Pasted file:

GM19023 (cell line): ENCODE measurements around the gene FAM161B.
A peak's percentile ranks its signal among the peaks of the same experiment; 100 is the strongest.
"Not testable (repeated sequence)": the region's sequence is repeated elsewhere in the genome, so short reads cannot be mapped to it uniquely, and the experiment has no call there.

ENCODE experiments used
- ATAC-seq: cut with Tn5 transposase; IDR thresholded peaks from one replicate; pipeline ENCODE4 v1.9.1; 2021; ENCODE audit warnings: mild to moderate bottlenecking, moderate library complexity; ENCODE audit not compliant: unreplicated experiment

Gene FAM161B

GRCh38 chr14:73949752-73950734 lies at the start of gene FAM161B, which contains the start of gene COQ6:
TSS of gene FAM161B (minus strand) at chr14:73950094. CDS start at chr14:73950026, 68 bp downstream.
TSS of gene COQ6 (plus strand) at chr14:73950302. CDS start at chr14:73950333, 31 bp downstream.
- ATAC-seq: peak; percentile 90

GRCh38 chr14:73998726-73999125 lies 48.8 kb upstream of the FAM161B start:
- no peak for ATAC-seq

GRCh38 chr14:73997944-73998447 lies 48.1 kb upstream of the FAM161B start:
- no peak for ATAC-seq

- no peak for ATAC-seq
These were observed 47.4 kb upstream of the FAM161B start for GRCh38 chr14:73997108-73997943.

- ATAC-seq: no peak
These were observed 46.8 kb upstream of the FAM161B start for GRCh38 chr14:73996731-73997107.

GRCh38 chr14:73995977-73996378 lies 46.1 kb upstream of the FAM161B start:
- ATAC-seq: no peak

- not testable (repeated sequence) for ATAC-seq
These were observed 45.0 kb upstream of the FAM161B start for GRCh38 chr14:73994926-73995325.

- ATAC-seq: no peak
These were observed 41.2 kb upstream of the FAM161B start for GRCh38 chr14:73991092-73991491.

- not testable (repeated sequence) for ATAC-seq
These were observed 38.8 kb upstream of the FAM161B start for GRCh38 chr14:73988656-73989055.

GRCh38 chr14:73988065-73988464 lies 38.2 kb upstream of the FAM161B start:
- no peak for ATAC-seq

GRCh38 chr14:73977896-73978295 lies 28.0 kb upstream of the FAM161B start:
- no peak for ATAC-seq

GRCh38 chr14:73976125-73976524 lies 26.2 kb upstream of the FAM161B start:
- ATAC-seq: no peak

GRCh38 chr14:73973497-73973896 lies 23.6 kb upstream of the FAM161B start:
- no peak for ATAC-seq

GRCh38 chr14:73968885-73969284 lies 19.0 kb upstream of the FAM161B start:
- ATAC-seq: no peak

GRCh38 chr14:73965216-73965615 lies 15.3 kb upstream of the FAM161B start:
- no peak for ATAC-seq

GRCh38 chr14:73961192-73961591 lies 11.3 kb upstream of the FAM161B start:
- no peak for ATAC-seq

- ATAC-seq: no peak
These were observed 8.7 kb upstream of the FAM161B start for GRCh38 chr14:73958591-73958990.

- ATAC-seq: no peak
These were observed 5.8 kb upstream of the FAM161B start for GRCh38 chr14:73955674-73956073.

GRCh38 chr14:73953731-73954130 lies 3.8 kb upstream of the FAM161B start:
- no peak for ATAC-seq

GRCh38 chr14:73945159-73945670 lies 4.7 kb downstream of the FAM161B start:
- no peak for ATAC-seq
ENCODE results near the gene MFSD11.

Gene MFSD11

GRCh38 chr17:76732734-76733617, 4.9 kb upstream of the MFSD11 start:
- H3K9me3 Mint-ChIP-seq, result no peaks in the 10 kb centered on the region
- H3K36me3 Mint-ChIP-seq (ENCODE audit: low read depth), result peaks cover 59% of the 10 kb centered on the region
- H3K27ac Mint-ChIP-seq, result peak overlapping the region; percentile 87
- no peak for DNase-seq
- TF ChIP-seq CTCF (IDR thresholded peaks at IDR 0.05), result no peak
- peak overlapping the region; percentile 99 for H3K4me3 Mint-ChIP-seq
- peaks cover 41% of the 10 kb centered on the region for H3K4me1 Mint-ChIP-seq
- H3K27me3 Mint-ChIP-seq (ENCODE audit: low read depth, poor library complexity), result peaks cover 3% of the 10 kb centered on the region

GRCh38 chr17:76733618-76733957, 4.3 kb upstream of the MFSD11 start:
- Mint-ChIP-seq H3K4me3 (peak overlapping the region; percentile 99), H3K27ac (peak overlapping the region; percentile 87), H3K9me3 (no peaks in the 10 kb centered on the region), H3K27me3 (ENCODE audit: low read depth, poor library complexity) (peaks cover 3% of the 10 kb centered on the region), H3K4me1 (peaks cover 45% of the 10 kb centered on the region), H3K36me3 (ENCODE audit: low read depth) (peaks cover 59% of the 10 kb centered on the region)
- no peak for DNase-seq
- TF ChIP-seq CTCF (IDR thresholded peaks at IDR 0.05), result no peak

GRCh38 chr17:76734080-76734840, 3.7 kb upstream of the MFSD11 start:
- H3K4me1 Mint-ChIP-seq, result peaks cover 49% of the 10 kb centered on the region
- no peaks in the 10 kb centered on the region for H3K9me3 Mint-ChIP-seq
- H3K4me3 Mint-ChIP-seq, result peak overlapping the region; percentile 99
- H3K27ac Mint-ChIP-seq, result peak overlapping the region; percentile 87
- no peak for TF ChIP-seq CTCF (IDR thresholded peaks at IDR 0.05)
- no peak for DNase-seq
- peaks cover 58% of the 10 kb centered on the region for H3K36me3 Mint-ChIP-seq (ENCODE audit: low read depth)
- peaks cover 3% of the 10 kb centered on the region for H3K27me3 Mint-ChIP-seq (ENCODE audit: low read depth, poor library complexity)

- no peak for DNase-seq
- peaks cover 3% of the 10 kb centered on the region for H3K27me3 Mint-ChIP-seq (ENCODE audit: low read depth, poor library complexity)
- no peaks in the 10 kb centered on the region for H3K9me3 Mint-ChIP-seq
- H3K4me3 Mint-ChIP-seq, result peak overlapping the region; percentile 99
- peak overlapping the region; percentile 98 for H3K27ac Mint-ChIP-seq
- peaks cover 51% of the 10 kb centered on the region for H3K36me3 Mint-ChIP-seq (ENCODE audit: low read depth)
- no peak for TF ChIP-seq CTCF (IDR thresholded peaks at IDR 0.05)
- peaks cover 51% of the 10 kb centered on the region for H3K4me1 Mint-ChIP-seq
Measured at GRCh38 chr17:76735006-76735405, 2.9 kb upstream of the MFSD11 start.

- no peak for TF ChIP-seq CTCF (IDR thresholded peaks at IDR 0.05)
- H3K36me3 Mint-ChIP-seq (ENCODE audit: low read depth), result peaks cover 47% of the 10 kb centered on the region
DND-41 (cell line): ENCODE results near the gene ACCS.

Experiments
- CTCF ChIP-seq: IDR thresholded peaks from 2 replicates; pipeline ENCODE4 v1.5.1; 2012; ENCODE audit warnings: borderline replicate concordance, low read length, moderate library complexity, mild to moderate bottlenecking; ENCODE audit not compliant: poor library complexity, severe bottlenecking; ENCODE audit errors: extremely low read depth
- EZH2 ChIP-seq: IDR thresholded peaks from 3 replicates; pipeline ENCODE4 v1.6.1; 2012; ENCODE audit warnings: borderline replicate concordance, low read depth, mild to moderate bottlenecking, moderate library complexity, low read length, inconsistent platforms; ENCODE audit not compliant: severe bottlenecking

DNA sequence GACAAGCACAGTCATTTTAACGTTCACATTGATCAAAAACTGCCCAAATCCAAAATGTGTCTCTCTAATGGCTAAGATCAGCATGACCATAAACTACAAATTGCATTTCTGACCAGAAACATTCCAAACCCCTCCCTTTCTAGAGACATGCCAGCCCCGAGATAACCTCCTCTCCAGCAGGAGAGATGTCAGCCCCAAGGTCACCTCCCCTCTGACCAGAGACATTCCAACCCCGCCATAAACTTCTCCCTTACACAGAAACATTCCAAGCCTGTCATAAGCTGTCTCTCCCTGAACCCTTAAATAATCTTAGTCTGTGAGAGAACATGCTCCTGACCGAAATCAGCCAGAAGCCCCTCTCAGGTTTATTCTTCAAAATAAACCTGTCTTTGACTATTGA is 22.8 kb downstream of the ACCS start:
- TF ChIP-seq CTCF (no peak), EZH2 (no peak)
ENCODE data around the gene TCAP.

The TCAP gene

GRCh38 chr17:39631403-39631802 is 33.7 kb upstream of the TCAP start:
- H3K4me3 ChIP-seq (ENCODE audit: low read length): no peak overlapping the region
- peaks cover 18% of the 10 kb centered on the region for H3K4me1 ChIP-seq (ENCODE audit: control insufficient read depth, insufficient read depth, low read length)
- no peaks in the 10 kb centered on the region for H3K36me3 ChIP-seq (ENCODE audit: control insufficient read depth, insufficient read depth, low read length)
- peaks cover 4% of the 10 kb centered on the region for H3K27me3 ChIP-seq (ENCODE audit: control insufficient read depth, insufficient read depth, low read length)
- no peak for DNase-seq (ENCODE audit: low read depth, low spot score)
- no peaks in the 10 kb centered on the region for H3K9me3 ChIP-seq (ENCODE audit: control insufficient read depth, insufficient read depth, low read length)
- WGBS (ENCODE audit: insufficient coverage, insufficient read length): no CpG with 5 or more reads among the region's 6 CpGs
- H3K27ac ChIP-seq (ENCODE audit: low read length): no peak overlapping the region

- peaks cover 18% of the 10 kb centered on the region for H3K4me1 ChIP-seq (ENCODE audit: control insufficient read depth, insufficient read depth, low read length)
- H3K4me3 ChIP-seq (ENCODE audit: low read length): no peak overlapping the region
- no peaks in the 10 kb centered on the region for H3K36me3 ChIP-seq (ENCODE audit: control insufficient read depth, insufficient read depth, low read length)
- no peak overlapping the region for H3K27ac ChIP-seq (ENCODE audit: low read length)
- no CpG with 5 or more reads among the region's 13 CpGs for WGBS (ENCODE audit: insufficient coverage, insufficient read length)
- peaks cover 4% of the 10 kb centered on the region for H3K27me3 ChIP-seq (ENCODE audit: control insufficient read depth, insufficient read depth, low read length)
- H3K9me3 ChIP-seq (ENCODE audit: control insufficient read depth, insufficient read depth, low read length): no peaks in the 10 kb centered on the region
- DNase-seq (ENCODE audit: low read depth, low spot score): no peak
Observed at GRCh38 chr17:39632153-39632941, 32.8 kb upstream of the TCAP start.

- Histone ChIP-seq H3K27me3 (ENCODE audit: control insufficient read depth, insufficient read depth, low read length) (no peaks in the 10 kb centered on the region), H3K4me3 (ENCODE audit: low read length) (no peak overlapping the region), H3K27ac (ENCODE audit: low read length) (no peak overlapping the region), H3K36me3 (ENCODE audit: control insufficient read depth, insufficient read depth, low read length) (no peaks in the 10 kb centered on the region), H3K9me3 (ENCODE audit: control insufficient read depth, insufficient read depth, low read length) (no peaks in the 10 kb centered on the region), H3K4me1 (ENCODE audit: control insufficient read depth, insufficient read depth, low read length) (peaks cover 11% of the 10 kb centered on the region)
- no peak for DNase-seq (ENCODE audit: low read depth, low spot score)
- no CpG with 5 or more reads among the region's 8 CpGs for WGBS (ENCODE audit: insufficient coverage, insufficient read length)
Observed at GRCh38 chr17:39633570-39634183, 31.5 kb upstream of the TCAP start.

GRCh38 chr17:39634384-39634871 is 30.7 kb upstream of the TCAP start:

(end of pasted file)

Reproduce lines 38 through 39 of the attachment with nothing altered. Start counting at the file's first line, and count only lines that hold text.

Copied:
- no peak for ATAC-seq

GRCh38 chr14:73961192-73961591 lies 11.3 kb upstream of the FAM161B start: